Jan. 30th, 2009

jan_andrea: (ARGH)
Hurray! The commission has added a one year stay of execution on the CPSIA -- the provisions are still in effect, but testing is not mandatory on most items. So we're in the clear until Feb 10, 2010, by which time the guidelines should be much clearer and based in actual science, instead of scaremongering.

Thank you to everyone who wrote and called the CPSC and their representatives -- I really think that made all the difference.

2008 Consumer Product Safety Improvement Act

Everyone wants safer toys and other items for their kids -- there's no question of that. So in 2008, Congress approved the Consumer Product Safety Improvement Act, a sweeping reform of current safety legislation. Sounds great, right? Now our kids can be protected from lead and phthalates in numerous products, and who on earth would vote against that?

Well, the trouble is the broad scope of the legislation. It doesn't target only plastic or lead-painted toys from China. It targets every single item made and sold in the United States that will be used on or around children. Whether you're a giant corporation importing toys, or a tiny garage business making wooden toys, or, like me, a mom sewing slings to help pay her mortgage, everything has to be tested. Testing for lead costs more than $100 per item. And this means, every fabric, every color, every different color of ring, has to be tested for lead. For me, that means a conservative estimate of $8000, based on my current fabric inventory (add another $2000+ if I add more colors or fabrics in the future, which I will need to do eventually). I would also need to test zippers and snaps -- each different color -- so I would be looking at around $10,000 (minimum) in testing. That's a huge portion of my annual profits.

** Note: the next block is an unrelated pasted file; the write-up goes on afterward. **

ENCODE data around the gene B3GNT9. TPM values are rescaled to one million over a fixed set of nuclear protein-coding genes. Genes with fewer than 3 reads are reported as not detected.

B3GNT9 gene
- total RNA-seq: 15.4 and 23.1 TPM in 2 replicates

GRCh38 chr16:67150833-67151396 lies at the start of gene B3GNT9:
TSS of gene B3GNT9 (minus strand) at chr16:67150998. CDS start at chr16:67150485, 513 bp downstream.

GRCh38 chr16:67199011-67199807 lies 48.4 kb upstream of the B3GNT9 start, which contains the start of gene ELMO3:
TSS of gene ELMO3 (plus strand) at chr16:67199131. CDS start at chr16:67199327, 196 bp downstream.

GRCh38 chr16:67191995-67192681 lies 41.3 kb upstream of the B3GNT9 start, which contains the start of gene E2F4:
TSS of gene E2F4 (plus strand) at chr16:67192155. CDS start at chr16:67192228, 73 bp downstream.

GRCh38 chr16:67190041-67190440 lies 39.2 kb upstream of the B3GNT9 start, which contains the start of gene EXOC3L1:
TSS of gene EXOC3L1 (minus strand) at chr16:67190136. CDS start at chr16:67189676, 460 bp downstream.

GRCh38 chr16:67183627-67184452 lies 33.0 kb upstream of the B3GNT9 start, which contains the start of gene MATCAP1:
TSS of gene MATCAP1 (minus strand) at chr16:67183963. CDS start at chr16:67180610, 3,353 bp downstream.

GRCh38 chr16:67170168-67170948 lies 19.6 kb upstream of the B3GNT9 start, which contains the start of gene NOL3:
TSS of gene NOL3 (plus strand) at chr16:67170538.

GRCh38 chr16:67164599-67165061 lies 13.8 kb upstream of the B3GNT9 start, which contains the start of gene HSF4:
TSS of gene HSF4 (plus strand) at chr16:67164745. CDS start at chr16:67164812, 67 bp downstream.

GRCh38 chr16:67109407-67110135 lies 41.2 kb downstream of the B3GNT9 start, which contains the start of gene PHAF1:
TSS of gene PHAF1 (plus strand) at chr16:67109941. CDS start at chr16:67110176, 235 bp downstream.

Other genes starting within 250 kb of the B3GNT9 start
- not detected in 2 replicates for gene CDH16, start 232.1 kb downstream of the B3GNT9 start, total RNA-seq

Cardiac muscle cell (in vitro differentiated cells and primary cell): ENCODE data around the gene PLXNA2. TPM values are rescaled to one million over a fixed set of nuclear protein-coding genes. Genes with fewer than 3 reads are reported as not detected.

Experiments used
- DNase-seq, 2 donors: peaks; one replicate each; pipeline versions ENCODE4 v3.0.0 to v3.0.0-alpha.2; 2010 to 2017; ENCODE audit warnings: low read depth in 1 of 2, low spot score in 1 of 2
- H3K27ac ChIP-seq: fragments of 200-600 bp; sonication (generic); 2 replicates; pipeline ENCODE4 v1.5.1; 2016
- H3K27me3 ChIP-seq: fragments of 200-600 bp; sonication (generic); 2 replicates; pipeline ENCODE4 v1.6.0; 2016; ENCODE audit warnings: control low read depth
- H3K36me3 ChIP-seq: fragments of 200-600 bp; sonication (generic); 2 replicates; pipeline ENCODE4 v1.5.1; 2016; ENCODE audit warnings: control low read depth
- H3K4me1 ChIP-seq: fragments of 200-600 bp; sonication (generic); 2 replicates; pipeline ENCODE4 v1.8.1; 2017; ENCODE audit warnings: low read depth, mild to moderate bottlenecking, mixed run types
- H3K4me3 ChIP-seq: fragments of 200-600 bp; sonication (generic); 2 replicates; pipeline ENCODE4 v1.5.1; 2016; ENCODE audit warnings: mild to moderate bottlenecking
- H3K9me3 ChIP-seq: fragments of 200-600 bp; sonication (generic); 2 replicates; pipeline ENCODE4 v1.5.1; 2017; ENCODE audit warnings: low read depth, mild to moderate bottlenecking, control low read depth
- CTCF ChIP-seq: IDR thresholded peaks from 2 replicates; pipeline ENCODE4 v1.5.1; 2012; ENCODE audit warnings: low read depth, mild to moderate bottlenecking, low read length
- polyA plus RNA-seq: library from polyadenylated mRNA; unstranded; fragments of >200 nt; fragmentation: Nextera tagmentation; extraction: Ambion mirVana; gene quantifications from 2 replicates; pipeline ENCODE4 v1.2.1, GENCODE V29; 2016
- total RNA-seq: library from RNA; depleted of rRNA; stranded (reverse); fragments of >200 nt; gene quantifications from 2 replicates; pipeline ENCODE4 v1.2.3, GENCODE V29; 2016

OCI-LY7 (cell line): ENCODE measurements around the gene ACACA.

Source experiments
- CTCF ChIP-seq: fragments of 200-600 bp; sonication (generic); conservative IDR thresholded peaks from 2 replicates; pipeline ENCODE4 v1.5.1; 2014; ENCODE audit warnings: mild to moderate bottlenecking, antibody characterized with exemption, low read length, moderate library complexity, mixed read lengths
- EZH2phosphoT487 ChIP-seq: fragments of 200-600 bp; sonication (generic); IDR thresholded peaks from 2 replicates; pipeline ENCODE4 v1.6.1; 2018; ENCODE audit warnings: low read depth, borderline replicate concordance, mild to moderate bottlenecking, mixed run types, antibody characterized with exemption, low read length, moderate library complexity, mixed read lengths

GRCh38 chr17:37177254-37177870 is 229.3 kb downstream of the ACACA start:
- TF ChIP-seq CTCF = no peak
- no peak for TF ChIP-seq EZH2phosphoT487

Obviously, that is totally unsustainable for a small business, or even a big one. My business, along with pretty much every single other cottage industry, would be forced to close down, or face fines of $100,000 and even jail time for violating this law.

This goes for other textile items as well... including knit hats, blankets, cloth diapers, stuffed animals and other plush, and boutique clothing. *Every* WAHM producing anything of that nature will be affected by the law. Keep in mind that lead levels in fabric are already low -- on the order of <10ppm. The standards right now are 900ppm, falling to 90ppm in the future. Even at that level, the vast majority of fabrics would pass... but the act doesn't specify that fabrics are exempt.

The economic impacts this law has on business in America cannot be understated. One gentleman has gone so far as to dub the day the testing provisions go into effect (Feb 10, 2009) "National Bankruptcy Day", because any business that hasn't tested its products will be unable to even liquidate its inventory (since untested products are assumed to be full of lead and thus hazardous), leading to mass bankruptcies. That's NOT what our already-shrinking economy needs right now.

The law was well-intentioned, to keep children from getting sick and dying from lead poisoning. But it ignores the fact that the vast majority of lead-tainted products were from large manufacturers, almost universally imported from Asia, and instead puts this impossible testing standard squarely on the backs of small American businesses, the very ones that Americans *want* to shop with right now for their record of safety and honesty. What this act will end up doing is making it impossible for small businesses to compete (since the costs of testing will have to be passed on to consumers, and small businesses will pay disproportionately compared to big ones), and limiting the choices Americans have in their shopping.

These sites offer more information:
If you value small businesses and handmade products, I urge you to contact your representatives, sign the petition above, and email the CPSC and let them know that this act is *not* what you want. Handmade products are historically far safer than imported, mass-produced ones, yet the latter will be all that is left in the marketplace if the act goes into effect as written.

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